Smidt Heart Institute at Cedars-Sinai
Heart disease takes an American life every 34 seconds. The Smidt Heart Institute at Cedars-Sinai is powered by colleagues dedicated to understanding and overcoming this pervasive health threat. Together, we are testing novel treatments and ushering in tomorrow's treatment innovations.
Specific to heart valve treatment, the Cedars-Sinai team is staffed with leading cardiac surgeons and interventional cardiologists that specialize in open heart, minimally invasive, and catheter-based therapies to treat disorders including aortic stenosis and mitral regurgitation.Learn more.
In 2022, The Smidt Heart Institute at Cedars-Sinai received the Mitral Valve Repair Reference Center Award from the American Heart Association and the Mitral Foundation. This award recognizes cardiac centers that have a demonstrated record of superior clinical outcomes, as well as an ongoing commitment to reporting and measuring quality and outcome metrics specific to mitral valve repair surgery, an optimal treatment for mitral regurgitation.
We Specialize In Minimally Invasive Valve Therapy
Cedars-Sinai has helped pioneer several innovations specific to minimally invasive heart valve procedures. Cedars-Sinai is the largest cardiac center on the West Coast for transcatheter therapies for the aortic valve, the mitral valve and the pulmonic valve. During transcatheter procedures, there is no incision to the patient's sternum or ribs. Last year, Cedars-Sinai performed over 630 transcatheter procedures. In addition, Cedars-Sinai is using robots for the treatment of diseased mitral valves in which blood is flowing backwards into the heart, a condition known as mitral regurgitation.
Watch as Dr. Joanna Chikwe, Chair of the Dept. of Cardiac Surgery in the Smidt Heart Institute, discusses different approaches to mitral valve repair.
Watch this interview with Dr. Alfredo Trento to learn more about his use of robots to achieve excellent surgical outcomes for patients with mitral valve prolapse.
Meet Our Heart Valve Specialists
Smidt Heart Institute at Cedars-Sinai has assembled a special team of heart valve specialists that are committed to getting patients the best results. Our team consists of many leading surgeons and cardiologists that you can learn more about by clicking the links below:
Our Patients Say
I didn't adore having heart valve surgery. But, I adored Dr. Trento and the Cedars-Sinai Hospital staff! -- Florence ...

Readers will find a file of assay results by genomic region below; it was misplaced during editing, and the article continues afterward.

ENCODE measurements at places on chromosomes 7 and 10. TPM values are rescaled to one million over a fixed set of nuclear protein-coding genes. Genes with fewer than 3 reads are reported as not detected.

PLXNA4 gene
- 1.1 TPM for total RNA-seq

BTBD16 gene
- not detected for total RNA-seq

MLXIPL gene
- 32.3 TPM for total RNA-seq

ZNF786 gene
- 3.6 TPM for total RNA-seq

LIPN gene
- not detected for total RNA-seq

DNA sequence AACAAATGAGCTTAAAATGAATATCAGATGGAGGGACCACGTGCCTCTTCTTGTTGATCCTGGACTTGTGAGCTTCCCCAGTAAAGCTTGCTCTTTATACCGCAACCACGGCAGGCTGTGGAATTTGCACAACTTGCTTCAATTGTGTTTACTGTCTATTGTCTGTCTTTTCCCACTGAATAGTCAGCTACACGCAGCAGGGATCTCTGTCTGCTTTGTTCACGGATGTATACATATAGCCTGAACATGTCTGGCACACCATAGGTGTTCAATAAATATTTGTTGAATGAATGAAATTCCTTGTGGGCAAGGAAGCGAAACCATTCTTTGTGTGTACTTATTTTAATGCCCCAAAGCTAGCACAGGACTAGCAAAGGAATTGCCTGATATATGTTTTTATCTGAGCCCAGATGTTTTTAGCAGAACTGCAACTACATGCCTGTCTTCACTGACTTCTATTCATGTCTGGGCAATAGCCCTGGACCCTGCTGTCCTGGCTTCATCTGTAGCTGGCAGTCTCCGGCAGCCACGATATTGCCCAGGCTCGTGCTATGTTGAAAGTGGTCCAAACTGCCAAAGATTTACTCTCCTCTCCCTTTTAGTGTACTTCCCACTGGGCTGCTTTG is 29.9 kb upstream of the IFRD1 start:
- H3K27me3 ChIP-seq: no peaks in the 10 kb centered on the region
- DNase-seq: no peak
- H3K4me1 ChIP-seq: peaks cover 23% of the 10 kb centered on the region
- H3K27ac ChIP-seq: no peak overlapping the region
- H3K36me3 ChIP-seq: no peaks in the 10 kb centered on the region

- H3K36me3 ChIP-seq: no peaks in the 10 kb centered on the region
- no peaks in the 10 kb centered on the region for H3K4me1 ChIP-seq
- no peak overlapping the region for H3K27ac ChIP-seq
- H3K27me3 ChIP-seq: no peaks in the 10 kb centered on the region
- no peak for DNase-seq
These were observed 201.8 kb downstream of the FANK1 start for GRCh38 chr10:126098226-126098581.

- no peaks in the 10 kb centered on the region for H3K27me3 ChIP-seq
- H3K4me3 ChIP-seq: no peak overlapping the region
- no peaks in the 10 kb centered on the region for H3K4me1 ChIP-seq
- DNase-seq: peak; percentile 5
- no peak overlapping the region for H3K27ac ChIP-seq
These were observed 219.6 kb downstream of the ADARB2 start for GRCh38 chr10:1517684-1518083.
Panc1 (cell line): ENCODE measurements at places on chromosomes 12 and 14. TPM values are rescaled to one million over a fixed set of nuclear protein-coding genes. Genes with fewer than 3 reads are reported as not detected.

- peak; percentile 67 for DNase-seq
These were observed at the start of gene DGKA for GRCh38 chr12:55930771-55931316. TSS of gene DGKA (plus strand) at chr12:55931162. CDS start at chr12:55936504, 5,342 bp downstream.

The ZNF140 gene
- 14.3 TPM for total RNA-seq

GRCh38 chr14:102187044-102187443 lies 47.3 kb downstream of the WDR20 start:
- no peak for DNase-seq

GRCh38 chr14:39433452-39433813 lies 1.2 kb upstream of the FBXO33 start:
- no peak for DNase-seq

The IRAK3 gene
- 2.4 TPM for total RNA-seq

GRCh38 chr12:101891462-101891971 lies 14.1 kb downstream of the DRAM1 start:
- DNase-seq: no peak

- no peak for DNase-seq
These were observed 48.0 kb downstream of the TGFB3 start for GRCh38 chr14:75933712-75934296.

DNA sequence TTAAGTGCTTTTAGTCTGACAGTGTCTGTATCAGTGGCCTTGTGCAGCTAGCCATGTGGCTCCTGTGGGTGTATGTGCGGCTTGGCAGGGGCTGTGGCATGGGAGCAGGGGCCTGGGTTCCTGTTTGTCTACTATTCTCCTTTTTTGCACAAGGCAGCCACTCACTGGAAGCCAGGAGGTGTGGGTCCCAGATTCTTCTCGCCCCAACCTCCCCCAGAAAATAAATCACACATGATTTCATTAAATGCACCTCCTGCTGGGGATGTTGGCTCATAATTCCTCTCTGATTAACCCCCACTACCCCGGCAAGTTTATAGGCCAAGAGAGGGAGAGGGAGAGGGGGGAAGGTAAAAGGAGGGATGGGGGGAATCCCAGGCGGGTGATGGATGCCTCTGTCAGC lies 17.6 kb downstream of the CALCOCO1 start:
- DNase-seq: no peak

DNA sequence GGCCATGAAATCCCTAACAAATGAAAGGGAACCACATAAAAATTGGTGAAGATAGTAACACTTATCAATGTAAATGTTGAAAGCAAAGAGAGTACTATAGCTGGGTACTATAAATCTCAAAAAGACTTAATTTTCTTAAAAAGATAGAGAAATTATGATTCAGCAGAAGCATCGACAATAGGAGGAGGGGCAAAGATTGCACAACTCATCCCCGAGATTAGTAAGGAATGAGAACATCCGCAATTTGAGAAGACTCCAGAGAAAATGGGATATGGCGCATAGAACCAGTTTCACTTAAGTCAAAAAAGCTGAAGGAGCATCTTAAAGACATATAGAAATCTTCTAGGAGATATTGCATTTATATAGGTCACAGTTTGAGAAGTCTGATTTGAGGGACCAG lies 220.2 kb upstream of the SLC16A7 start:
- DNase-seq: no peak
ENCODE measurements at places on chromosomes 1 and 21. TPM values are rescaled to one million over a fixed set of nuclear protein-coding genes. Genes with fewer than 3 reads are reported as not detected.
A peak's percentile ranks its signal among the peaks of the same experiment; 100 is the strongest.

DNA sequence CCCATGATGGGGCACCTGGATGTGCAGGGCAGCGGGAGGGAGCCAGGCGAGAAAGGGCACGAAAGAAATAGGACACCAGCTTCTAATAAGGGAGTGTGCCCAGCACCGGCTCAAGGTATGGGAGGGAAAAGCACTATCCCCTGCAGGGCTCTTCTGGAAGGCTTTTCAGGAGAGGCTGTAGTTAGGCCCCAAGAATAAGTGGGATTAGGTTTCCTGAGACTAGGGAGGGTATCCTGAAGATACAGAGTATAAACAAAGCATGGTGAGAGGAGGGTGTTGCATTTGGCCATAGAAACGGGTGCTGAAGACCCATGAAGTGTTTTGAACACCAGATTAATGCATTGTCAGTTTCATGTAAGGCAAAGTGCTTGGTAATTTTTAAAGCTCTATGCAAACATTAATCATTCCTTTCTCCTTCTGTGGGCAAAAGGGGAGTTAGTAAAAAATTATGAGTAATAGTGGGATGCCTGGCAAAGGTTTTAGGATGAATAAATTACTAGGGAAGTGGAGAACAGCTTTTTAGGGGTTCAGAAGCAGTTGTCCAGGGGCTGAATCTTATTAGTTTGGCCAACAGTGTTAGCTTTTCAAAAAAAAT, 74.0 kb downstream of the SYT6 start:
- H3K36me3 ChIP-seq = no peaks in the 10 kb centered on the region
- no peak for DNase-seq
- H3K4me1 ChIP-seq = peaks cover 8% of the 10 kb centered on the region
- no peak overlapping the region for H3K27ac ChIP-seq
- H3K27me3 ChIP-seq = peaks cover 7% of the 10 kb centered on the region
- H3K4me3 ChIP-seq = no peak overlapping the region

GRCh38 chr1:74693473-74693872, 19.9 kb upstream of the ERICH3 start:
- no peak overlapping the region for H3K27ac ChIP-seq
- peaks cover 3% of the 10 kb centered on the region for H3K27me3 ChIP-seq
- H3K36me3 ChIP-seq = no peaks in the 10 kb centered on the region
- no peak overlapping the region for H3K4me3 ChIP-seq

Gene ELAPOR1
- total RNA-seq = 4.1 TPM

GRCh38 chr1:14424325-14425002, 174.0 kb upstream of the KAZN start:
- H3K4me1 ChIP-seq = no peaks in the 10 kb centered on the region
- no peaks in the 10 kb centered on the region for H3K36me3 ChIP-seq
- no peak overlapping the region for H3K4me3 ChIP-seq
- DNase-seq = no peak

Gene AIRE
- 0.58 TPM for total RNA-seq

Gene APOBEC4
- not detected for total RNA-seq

I didn't adore having heart valve surgery. But, I adored Dr. Trento and the Cedars-Sinai Hospital staff! -- Florence Henderson
I recently celebrated my third anniversary from mitral valve repair surgery. I now have a strong beating heart with no leakage or murmur for ...
I recently celebrated my third anniversary from mitral valve repair surgery. I now have a strong beating heart with no leakage or murmur for the first time in my life. So you know, I was born with a heart murmur in 1965. Since then, I had been actively monitoring the valve. It took 44 years but the severity of the mitral regurgitation progressed to the point that I needed surgery.
The very kind and very generous Doctor Alfredo Trento at Cedars-Sinai Heart Institute repaired my mitral valve using the minimally invasive procedure with the DaVinci robot. While others turned me down for the operation, Dr. Trento and his team found a way to make it happen. I believe that Dr. Trento and this procedure was a blessing in my life. I am forever grateful.
In August 2009, I was on a walk while vacationing in Idyllwild, California when I started to experience shortness of breath. I was rushed to Eisenhower Medical Center in Rancho Mirage where ...
In August 2009, I was on a walk while vacationing in Idyllwild, California when I started to experience shortness of breath. I was rushed to Eisenhower Medical Center in Rancho Mirage where I was officially diagnosed with mitral regurgitation and atrial fibrillation.
As for surgically treating the mitral valve, my family was told that someone of my age was “high risk” with a potential 40% mortality rate during open heart surgery. Like many other high-risk patients, I was released from the hospital and went home under the care of my local cardiologist. At the time, I had no idea what the MitraClip was.
It was easier than having the TEE performed. According to the FDA protocol, I was admitted the day of the procedure. I left the hospital about 24 hours later. The team at Cedars-Sinai used two MitraClips to reduce the mitral regurgitation from severe to mild.
For me, I believe the MitraClip should be called the “MiracleClip”. As the people around me will attest, I was falling fast before this procedure. The other day, I was at the Santa Monica Farmer’s Market picking fresh fruits and vegetables. All in all, I’m very grateful for my supportive family and the incredible team of doctors who saved my life.
Kato Pomer, 92